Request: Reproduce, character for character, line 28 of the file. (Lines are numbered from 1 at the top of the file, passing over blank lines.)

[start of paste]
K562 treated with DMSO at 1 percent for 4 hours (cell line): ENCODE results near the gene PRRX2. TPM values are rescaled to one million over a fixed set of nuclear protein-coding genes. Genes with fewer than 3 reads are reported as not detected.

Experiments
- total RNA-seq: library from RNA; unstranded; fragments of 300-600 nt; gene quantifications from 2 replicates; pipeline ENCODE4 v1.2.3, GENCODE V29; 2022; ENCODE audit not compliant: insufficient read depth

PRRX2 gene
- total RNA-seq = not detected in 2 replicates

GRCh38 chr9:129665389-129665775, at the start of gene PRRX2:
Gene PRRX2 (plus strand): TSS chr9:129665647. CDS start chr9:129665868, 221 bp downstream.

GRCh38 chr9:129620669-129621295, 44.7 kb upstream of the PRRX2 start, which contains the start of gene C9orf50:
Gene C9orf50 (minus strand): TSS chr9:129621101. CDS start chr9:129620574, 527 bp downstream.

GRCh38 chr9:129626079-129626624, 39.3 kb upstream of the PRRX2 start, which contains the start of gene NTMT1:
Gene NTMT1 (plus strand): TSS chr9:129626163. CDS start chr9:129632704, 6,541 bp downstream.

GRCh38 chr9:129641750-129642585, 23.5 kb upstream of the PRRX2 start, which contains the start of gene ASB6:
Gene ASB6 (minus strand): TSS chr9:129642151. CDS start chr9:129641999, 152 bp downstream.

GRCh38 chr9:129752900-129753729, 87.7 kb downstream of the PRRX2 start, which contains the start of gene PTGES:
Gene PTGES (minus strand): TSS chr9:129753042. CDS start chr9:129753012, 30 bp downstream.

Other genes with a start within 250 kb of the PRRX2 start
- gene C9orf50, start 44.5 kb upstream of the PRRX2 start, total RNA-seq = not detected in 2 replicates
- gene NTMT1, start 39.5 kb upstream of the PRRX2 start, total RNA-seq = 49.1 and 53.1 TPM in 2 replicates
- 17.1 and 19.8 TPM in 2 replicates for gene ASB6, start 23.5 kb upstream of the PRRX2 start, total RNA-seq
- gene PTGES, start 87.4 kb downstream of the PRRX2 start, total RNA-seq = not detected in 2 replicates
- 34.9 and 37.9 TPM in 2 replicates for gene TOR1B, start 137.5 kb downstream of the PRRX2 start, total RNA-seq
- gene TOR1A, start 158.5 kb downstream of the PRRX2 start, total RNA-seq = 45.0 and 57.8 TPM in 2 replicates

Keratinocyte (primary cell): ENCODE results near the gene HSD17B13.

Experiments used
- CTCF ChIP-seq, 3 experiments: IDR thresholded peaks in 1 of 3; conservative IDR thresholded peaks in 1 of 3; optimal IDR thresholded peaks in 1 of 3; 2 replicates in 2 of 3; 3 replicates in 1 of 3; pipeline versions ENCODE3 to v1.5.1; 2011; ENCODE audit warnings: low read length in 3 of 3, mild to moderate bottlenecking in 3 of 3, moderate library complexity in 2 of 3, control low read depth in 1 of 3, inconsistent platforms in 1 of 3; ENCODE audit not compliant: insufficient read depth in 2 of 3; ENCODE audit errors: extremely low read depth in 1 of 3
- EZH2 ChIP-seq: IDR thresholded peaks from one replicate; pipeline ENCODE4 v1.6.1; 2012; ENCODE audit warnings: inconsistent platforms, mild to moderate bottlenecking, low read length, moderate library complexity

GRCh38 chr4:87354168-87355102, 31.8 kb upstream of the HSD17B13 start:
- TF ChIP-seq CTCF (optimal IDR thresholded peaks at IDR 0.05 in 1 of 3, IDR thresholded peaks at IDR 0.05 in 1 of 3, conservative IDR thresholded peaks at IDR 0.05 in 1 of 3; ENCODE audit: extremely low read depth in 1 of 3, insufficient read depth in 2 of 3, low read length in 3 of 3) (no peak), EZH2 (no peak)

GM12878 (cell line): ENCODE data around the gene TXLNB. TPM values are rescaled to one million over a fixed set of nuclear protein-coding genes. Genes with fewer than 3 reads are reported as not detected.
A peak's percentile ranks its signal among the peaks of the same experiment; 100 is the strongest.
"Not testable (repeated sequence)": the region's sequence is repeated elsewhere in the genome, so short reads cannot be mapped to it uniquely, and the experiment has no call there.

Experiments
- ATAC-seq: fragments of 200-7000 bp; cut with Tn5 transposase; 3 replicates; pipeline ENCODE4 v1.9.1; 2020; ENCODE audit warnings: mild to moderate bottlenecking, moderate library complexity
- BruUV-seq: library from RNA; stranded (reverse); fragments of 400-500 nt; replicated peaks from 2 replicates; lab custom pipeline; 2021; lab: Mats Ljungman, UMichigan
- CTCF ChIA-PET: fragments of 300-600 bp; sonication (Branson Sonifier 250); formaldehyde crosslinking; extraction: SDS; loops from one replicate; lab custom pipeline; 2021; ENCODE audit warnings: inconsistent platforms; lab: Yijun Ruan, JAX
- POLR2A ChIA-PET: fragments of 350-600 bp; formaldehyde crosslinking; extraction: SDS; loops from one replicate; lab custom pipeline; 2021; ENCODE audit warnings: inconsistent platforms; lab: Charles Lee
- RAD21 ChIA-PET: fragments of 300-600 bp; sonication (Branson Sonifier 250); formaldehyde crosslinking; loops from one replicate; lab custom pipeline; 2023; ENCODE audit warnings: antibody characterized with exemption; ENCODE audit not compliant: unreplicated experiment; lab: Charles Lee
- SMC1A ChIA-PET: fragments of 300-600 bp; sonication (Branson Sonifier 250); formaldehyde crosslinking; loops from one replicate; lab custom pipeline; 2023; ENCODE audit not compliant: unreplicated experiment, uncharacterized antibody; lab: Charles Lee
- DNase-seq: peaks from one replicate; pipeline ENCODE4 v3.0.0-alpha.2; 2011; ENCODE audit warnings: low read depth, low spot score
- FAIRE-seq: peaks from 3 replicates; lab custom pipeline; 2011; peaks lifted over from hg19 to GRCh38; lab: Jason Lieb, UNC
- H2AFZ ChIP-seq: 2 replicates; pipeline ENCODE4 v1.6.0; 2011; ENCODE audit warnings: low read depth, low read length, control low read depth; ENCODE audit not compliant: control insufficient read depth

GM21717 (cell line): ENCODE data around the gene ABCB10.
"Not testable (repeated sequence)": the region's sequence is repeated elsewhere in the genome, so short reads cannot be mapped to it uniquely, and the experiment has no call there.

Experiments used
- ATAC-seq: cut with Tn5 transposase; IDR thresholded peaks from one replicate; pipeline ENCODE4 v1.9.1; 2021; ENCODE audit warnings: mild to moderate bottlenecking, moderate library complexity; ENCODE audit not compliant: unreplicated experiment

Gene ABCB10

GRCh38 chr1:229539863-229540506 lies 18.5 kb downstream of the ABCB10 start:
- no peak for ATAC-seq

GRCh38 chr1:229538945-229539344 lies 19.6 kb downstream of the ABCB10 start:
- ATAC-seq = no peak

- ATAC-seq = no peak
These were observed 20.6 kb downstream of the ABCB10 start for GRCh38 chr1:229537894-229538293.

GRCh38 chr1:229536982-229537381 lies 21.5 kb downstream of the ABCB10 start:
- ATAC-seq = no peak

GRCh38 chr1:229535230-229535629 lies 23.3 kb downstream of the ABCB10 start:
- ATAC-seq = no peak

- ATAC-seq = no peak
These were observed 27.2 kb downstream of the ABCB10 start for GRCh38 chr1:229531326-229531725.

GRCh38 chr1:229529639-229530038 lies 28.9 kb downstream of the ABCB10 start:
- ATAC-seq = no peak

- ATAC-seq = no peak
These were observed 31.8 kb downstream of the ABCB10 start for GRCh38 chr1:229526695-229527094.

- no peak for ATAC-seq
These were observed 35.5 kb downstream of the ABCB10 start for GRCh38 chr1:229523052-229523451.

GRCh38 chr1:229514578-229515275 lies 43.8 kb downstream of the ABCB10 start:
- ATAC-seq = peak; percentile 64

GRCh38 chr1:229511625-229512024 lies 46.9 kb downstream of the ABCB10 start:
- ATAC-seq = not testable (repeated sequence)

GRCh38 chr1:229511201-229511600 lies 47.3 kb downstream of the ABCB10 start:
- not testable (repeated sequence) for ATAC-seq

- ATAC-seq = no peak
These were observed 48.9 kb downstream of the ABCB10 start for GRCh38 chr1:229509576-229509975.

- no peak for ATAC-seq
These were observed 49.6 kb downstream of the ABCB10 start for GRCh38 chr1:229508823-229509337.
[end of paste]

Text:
- TF ChIP-seq CTCF (optimal IDR thresholded peaks at IDR 0.05 in 1 of 3, IDR thresholded peaks at IDR 0.05 in 1 of 3, conservative IDR thresholded peaks at IDR 0.05 in 1 of 3; ENCODE audit: extremely low read depth in 1 of 3, insufficient read depth in 2 of 3, low read length in 3 of 3) (no peak), EZH2 (no peak)